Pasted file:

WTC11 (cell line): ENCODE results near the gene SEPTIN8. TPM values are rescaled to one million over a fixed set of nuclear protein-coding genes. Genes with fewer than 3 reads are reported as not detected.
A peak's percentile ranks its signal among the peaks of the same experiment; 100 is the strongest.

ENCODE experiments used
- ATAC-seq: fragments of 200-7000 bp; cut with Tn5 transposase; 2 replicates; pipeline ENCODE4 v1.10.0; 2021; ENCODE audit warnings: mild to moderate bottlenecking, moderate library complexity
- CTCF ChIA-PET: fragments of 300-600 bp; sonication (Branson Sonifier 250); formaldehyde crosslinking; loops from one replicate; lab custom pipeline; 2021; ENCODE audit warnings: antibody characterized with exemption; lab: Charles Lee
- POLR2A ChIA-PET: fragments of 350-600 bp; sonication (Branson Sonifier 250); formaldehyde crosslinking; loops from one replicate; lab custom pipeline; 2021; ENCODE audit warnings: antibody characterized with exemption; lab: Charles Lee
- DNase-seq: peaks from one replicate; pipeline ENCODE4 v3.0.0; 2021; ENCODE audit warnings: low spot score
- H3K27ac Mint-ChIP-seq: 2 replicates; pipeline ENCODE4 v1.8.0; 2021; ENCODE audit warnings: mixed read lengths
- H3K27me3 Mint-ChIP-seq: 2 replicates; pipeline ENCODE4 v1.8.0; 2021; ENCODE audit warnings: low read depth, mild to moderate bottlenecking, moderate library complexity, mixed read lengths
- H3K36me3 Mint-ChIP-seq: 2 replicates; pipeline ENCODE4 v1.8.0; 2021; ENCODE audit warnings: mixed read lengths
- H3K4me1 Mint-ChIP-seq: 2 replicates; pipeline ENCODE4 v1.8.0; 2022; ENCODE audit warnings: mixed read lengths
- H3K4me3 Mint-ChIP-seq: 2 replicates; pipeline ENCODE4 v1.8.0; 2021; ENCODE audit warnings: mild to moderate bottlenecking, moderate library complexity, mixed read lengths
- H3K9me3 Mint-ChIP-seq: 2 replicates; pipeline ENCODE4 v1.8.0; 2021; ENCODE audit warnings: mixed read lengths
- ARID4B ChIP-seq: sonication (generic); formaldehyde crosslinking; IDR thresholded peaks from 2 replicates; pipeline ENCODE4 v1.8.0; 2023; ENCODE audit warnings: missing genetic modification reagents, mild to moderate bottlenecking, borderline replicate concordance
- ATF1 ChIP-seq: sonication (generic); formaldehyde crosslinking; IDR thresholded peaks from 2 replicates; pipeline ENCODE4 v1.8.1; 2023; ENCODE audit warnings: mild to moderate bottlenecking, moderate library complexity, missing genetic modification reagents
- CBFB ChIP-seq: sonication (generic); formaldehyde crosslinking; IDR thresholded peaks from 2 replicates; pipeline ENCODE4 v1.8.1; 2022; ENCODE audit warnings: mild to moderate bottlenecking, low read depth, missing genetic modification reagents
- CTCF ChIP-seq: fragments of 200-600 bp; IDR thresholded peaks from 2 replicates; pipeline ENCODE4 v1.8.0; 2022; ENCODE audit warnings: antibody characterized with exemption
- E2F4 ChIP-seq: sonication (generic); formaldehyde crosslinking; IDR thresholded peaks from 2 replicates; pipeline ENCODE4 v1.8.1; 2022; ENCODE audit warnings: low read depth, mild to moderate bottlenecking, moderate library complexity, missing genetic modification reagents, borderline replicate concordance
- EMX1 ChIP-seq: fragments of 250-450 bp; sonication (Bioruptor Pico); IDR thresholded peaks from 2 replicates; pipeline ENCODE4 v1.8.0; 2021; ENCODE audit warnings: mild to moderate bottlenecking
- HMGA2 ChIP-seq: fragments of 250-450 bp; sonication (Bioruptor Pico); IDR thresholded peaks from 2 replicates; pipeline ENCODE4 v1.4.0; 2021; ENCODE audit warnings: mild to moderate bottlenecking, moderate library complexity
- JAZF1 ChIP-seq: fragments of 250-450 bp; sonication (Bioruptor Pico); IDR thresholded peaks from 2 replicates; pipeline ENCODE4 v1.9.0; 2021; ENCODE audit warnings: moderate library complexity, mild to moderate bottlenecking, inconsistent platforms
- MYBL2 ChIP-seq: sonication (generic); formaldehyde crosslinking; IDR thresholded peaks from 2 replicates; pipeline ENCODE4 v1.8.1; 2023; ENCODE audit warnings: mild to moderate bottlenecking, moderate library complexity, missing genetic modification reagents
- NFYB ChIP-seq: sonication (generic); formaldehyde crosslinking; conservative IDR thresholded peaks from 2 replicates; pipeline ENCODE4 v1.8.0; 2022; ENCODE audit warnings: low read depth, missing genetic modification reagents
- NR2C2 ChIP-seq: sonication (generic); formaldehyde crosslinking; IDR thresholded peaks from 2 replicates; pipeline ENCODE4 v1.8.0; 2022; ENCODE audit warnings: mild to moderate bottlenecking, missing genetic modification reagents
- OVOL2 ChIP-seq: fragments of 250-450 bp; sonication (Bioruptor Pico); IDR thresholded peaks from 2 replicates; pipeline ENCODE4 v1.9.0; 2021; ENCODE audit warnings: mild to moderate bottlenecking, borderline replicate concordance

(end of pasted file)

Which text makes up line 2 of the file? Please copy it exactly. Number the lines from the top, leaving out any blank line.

A peak's percentile ranks its signal among the peaks of the same experiment; 100 is the strongest.